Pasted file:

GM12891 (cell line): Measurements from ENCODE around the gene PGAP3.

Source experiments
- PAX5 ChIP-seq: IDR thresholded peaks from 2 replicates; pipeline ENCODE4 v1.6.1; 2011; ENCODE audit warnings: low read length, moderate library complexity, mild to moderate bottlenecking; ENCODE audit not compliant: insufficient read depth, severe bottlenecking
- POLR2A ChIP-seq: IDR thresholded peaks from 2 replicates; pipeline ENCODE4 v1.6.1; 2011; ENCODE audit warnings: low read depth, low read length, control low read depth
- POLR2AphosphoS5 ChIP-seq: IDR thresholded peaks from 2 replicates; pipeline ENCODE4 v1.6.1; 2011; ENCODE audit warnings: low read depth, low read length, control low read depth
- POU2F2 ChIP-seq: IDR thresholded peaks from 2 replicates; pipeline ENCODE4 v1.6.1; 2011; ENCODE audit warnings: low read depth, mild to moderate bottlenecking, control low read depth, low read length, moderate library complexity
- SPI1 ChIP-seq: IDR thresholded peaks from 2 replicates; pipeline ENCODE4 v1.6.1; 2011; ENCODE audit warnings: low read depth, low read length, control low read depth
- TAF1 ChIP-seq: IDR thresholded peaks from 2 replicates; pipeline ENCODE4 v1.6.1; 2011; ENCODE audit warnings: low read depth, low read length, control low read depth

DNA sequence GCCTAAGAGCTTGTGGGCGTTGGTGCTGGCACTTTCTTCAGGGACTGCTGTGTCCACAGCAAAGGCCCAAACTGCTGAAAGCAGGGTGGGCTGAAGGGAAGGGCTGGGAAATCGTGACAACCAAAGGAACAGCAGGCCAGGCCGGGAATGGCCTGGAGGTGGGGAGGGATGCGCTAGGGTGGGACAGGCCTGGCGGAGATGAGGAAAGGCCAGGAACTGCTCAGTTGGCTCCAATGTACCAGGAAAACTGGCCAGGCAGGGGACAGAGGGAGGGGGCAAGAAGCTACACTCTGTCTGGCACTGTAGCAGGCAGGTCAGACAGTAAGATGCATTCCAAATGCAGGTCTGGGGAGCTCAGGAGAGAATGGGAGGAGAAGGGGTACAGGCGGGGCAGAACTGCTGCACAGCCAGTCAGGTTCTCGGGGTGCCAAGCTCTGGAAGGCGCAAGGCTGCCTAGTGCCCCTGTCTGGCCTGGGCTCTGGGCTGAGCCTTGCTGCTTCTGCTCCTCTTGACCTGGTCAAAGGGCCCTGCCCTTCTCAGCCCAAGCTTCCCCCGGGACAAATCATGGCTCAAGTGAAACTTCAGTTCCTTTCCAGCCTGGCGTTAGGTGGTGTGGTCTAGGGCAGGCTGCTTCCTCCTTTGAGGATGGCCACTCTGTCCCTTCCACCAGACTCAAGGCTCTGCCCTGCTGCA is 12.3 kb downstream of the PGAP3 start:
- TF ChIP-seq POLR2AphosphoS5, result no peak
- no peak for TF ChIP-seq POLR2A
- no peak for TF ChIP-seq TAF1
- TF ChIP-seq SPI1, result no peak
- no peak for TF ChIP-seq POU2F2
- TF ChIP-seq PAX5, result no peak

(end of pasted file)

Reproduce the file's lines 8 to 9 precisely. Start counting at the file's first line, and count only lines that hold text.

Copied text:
- TAF1 ChIP-seq: IDR thresholded peaks from 2 replicates; pipeline ENCODE4 v1.6.1; 2011; ENCODE audit warnings: low read depth, low read length, control low read depth

DNA sequence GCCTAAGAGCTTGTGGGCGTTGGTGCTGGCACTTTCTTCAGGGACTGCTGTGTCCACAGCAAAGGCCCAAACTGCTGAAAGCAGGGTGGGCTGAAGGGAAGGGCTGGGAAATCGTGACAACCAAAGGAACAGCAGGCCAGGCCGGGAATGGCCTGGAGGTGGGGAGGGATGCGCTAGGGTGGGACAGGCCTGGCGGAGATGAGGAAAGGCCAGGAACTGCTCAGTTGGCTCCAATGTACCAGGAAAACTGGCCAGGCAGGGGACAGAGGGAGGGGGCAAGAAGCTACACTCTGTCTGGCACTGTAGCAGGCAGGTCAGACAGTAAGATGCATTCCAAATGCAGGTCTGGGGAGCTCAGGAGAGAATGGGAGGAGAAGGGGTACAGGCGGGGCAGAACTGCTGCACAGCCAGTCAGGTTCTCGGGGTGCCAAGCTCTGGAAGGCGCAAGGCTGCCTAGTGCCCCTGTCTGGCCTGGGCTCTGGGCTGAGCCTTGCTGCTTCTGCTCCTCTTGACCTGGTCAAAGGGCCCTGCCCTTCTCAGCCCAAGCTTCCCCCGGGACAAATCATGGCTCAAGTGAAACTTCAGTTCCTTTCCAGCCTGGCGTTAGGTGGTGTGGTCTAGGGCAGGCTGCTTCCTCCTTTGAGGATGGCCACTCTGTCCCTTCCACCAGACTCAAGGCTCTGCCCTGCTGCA is 12.3 kb downstream of the PGAP3 start: